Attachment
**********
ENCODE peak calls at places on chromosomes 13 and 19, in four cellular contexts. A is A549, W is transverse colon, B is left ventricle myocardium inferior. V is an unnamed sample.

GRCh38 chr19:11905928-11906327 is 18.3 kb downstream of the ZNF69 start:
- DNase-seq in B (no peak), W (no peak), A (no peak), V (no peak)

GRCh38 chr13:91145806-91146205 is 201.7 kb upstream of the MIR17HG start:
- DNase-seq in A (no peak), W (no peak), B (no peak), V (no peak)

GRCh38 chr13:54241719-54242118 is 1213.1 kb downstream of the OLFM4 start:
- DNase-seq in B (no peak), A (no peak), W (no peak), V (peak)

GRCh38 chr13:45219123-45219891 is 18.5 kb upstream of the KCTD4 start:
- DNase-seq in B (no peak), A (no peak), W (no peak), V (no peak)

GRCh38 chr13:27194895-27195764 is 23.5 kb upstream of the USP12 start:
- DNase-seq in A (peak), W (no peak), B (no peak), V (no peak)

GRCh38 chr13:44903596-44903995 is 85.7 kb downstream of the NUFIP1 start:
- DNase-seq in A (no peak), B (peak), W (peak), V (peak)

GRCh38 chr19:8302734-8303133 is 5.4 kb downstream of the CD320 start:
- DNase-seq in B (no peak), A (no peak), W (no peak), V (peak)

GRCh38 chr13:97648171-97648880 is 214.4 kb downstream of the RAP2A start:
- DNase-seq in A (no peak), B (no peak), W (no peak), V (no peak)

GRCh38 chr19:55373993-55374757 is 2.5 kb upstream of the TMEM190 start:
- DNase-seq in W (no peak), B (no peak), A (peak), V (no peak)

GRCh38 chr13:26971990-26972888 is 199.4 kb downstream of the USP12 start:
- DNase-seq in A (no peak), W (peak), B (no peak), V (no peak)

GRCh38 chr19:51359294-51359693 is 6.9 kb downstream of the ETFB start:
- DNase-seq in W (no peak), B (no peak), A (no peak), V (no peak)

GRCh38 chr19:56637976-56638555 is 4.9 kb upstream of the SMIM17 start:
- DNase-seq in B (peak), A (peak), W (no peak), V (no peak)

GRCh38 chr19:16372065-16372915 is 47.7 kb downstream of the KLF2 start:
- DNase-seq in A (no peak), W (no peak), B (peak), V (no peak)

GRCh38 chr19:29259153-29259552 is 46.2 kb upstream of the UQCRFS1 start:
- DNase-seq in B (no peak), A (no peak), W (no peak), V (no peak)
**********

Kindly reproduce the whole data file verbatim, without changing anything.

ENCODE peak calls at places on chromosomes 13 and 19, in four cellular contexts. A is A549, W is transverse colon, B is left ventricle myocardium inferior. V is an unnamed sample.

GRCh38 chr19:11905928-11906327 is 18.3 kb downstream of the ZNF69 start:
- DNase-seq in B (no peak), W (no peak), A (no peak), V (no peak)

GRCh38 chr13:91145806-91146205 is 201.7 kb upstream of the MIR17HG start:
- DNase-seq in A (no peak), W (no peak), B (no peak), V (no peak)

GRCh38 chr13:54241719-54242118 is 1213.1 kb downstream of the OLFM4 start:
- DNase-seq in B (no peak), A (no peak), W (no peak), V (peak)

GRCh38 chr13:45219123-45219891 is 18.5 kb upstream of the KCTD4 start:
- DNase-seq in B (no peak), A (no peak), W (no peak), V (no peak)

GRCh38 chr13:27194895-27195764 is 23.5 kb upstream of the USP12 start:
- DNase-seq in A (peak), W (no peak), B (no peak), V (no peak)

GRCh38 chr13:44903596-44903995 is 85.7 kb downstream of the NUFIP1 start:
- DNase-seq in A (no peak), B (peak), W (peak), V (peak)

GRCh38 chr19:8302734-8303133 is 5.4 kb downstream of the CD320 start:
- DNase-seq in B (no peak), A (no peak), W (no peak), V (peak)

GRCh38 chr13:97648171-97648880 is 214.4 kb downstream of the RAP2A start:
- DNase-seq in A (no peak), B (no peak), W (no peak), V (no peak)

GRCh38 chr19:55373993-55374757 is 2.5 kb upstream of the TMEM190 start:
- DNase-seq in W (no peak), B (no peak), A (peak), V (no peak)

GRCh38 chr13:26971990-26972888 is 199.4 kb downstream of the USP12 start:
- DNase-seq in A (no peak), W (peak), B (no peak), V (no peak)

GRCh38 chr19:51359294-51359693 is 6.9 kb downstream of the ETFB start:
- DNase-seq in W (no peak), B (no peak), A (no peak), V (no peak)

GRCh38 chr19:56637976-56638555 is 4.9 kb upstream of the SMIM17 start:
- DNase-seq in B (peak), A (peak), W (no peak), V (no peak)

GRCh38 chr19:16372065-16372915 is 47.7 kb downstream of the KLF2 start:
- DNase-seq in A (no peak), W (no peak), B (peak), V (no peak)

GRCh38 chr19:29259153-29259552 is 46.2 kb upstream of the UQCRFS1 start:
- DNase-seq in B (no peak), A (no peak), W (no peak), V (no peak)